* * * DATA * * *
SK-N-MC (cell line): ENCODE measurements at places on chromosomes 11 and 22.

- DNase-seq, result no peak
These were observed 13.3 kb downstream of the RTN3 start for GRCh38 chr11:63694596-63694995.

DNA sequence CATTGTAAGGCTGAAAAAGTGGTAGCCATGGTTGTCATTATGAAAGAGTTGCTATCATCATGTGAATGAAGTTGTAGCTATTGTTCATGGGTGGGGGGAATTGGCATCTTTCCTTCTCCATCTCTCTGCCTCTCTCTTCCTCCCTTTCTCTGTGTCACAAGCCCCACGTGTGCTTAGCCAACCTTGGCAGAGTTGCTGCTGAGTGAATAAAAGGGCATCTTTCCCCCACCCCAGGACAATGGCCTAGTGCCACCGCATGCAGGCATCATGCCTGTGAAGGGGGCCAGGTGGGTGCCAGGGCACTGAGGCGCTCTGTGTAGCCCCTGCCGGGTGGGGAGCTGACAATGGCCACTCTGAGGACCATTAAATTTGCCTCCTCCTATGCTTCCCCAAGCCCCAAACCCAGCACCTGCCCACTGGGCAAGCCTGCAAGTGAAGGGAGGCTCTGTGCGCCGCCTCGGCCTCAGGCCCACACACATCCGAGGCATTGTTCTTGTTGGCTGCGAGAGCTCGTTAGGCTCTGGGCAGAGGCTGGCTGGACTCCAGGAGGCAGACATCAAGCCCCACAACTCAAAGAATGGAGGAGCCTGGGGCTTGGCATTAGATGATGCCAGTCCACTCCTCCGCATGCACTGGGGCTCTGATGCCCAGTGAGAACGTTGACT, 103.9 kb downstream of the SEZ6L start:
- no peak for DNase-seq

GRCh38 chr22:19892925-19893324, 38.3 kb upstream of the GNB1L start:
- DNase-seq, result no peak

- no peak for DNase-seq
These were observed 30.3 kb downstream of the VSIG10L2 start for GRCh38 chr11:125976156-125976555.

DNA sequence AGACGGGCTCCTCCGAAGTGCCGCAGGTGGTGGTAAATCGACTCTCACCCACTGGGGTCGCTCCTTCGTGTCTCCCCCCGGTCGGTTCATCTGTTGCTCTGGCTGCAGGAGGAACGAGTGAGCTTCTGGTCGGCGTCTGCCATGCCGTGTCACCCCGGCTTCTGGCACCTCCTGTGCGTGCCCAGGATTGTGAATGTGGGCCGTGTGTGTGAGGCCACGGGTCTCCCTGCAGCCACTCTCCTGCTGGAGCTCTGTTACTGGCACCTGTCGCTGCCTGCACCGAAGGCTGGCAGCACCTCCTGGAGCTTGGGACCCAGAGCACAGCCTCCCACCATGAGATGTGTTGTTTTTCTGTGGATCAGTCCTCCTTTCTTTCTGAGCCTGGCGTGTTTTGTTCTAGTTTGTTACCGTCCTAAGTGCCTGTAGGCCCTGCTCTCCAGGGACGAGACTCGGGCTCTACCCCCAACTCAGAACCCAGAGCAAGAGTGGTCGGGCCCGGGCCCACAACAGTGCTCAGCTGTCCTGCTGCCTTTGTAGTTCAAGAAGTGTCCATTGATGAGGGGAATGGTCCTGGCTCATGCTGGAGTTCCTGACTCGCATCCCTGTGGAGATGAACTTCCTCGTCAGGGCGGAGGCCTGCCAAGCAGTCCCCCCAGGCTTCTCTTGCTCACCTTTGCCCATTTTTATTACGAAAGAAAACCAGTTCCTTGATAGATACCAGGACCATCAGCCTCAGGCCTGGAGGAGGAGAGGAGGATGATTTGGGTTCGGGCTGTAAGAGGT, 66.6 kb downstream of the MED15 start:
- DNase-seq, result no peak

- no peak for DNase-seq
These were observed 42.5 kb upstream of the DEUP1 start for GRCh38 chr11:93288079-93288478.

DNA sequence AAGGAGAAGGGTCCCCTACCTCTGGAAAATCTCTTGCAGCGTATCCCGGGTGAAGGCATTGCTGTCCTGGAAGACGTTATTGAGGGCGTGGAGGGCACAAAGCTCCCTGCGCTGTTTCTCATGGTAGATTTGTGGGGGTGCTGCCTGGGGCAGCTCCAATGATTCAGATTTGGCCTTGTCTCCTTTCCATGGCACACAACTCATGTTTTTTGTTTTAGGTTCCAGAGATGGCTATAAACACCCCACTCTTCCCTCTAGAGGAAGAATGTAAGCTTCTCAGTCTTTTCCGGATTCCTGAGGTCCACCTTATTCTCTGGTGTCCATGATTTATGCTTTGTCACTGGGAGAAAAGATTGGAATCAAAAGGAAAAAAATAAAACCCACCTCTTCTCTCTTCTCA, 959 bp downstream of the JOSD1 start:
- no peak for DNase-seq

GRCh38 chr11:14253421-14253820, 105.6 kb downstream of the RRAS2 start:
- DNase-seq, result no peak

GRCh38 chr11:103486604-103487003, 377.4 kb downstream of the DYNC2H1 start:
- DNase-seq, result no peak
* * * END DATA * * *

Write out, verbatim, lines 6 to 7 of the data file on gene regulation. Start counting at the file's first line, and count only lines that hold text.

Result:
GRCh38 chr22:19892925-19893324, 38.3 kb upstream of the GNB1L start:
- DNase-seq, result no peak